Prioritising measures to assess performance of drug treatment services: perspectives of funders, treatment providers and service users

Friday, 25 November, 2022 - 13:20 to 14:50
Knowledge market 1 (K1)

Abstract

Background: Whilst many studies have looked at outcome measurement as part of clinical trials and routine outcome collection at the person-level, there has been limited studies exploring the measures required to assess the performance of treatment at the service-level. In Australia, non-government services are primarily funded by government using public funds, however there is no standardised approach to performance measurement. This study sought to understand what is important to measure from the perspectives of funders, treatment providers and service users.

Method: A three-round Delphi procedure was conducted with (i) funders of treatment (n=10), (ii) treatment providers (n=10), (iii) treatment service users (n=10). Each round was administered via email with participants asked to rate the same measures on a 10-point Likert scale on how important they were to be included in contracts with funders. Measures with a mean score >7 and agreement among participants above 70% were the criteria to be considered as part of final set of measures. Content analysis was used for qualitative data from the rationales provided by participants for their ratings in round one and two.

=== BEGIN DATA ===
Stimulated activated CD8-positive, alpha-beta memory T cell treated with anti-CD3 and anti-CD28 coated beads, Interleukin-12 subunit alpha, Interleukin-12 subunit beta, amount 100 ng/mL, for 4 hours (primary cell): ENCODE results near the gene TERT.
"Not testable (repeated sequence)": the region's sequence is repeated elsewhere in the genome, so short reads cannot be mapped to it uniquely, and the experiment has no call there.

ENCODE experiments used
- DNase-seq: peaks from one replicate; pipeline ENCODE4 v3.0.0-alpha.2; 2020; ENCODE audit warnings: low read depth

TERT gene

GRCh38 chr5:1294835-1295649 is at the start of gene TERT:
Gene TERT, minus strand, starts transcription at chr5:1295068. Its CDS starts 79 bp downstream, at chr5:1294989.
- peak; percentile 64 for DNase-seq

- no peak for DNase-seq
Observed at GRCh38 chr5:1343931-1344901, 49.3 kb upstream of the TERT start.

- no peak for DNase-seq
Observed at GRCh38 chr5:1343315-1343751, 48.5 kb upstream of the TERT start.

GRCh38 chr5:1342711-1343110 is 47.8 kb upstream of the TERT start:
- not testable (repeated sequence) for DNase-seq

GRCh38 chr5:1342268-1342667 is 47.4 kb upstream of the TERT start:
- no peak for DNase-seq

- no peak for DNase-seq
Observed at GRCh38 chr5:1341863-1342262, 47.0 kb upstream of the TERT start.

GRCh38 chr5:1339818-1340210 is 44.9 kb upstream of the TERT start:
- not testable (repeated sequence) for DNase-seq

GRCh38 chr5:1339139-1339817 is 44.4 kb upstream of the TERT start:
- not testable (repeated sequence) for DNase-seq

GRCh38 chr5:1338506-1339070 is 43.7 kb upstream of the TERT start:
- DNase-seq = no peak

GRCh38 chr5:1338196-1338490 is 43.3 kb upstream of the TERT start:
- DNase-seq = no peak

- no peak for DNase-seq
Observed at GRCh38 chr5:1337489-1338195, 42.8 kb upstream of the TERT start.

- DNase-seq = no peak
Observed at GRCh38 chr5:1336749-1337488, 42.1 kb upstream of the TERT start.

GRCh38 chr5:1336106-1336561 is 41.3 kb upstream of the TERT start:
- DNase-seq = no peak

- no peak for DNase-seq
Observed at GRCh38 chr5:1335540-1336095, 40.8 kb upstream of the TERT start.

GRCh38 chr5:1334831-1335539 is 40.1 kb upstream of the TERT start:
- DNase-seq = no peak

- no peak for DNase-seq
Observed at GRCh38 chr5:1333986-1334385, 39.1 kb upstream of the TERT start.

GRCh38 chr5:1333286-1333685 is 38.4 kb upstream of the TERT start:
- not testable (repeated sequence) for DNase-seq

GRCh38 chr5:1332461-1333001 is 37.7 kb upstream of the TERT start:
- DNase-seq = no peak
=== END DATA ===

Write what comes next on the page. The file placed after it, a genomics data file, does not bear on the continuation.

Results: Fourteen service level measures and two system level measures met criteria for consideration as a final set of performance measures for services. This was achieved from participants rating 93 measures in round one, which reduced to 78 measures in round two, and finally 32 measures rated in round three. The final set of measures cover a range of measurement types: outcomes (n=3), experience (n=3), access (n=3), structural (n=3), input (n=2), process (n=1), output (n=1).

Conclusion: The study results provide an opportunity to standardise assessment of performance for drug treatment. They have the potential to demonstrate accountability for public funds, an opportunity for service improvement, and highlight key measures of success to future services users and the broader community.

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25 A6 1320 Robert Stirling.pdf392.6 KBDownload

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